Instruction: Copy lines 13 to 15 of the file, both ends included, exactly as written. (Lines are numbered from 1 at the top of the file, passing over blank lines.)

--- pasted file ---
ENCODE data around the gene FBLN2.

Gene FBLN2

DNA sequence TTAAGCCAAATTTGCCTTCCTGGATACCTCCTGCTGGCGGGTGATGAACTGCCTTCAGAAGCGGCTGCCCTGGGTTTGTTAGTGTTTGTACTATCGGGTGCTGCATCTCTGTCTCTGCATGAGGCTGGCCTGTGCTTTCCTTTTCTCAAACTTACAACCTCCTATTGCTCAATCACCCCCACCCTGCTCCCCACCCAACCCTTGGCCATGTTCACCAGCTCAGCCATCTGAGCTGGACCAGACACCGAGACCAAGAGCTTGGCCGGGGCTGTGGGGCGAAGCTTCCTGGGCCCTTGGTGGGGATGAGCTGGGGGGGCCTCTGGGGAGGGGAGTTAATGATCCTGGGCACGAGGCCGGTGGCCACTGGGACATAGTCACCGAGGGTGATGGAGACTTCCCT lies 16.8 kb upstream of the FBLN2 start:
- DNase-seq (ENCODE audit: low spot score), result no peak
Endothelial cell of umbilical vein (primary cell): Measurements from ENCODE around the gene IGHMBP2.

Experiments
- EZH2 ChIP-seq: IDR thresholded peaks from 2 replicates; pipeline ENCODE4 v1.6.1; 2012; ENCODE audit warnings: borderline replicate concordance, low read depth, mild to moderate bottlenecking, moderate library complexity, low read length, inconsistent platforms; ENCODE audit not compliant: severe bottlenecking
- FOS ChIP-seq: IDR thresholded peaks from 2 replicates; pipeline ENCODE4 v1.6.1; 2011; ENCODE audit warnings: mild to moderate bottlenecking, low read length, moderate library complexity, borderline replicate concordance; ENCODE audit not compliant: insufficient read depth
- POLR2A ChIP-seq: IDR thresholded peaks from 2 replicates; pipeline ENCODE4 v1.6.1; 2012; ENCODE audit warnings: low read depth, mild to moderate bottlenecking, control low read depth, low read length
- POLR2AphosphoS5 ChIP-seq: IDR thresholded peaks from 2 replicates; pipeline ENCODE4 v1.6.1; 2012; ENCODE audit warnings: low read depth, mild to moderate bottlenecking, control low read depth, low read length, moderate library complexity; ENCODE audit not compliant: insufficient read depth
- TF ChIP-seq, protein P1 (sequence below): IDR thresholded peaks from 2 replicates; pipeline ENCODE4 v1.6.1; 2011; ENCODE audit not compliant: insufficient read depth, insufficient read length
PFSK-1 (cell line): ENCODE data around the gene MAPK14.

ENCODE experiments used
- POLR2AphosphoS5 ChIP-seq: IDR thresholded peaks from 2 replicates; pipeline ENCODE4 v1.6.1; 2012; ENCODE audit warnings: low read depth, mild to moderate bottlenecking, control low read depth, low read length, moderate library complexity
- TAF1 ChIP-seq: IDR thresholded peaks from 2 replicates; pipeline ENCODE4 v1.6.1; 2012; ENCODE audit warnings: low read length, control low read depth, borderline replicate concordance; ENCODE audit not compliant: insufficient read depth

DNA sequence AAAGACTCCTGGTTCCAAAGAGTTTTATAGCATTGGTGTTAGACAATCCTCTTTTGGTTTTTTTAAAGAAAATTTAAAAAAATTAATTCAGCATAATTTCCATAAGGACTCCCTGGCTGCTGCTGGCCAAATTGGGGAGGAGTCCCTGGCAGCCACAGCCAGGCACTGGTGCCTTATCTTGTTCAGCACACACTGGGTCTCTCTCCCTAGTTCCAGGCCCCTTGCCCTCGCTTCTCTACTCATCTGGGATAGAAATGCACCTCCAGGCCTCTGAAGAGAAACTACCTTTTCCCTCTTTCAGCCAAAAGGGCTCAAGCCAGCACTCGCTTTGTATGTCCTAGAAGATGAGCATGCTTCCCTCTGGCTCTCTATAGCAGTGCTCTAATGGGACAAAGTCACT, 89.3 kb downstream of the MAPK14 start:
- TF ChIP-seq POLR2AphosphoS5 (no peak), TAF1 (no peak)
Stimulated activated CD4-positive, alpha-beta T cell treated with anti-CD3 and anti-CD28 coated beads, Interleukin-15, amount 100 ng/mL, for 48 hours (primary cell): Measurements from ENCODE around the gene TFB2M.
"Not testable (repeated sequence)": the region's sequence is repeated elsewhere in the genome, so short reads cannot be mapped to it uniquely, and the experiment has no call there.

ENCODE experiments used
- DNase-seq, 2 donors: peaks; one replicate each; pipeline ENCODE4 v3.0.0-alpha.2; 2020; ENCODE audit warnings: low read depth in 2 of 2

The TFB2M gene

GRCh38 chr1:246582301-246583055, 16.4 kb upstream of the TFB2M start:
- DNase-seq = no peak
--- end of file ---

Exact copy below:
ENCODE experiments used
- POLR2AphosphoS5 ChIP-seq: IDR thresholded peaks from 2 replicates; pipeline ENCODE4 v1.6.1; 2012; ENCODE audit warnings: low read depth, mild to moderate bottlenecking, control low read depth, low read length, moderate library complexity
- TAF1 ChIP-seq: IDR thresholded peaks from 2 replicates; pipeline ENCODE4 v1.6.1; 2012; ENCODE audit warnings: low read length, control low read depth, borderline replicate concordance; ENCODE audit not compliant: insufficient read depth